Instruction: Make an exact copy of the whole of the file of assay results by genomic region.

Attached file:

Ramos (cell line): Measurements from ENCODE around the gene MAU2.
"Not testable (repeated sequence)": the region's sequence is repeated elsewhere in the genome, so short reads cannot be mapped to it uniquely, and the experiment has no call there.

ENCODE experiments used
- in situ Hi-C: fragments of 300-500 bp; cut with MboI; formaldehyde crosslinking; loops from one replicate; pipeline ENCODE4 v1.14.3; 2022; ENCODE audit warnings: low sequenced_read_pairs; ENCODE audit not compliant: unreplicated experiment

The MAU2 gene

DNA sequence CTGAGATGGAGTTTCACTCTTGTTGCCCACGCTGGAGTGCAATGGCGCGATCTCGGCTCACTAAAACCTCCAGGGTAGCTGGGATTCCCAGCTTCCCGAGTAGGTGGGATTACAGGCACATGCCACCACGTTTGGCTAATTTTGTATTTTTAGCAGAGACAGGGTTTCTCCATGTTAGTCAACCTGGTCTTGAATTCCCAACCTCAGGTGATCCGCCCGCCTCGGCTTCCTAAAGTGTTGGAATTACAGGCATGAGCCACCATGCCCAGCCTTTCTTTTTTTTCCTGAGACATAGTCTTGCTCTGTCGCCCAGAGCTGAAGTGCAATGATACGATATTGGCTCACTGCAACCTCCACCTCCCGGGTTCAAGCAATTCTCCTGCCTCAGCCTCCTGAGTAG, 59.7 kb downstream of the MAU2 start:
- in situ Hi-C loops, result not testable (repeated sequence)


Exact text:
Ramos (cell line): Measurements from ENCODE around the gene MAU2.
"Not testable (repeated sequence)": the region's sequence is repeated elsewhere in the genome, so short reads cannot be mapped to it uniquely, and the experiment has no call there.

ENCODE experiments used
- in situ Hi-C: fragments of 300-500 bp; cut with MboI; formaldehyde crosslinking; loops from one replicate; pipeline ENCODE4 v1.14.3; 2022; ENCODE audit warnings: low sequenced_read_pairs; ENCODE audit not compliant: unreplicated experiment

The MAU2 gene

DNA sequence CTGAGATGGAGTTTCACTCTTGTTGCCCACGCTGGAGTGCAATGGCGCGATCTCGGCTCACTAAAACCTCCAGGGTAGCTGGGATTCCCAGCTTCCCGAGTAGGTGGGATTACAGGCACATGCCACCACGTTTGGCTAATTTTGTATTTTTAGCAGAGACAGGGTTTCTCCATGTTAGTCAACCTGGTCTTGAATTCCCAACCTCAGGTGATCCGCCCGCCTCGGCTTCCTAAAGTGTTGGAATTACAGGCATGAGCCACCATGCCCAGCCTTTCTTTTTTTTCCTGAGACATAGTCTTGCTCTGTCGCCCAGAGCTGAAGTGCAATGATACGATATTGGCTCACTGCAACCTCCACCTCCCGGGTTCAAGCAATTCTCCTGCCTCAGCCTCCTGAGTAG, 59.7 kb downstream of the MAU2 start:
- in situ Hi-C loops, result not testable (repeated sequence)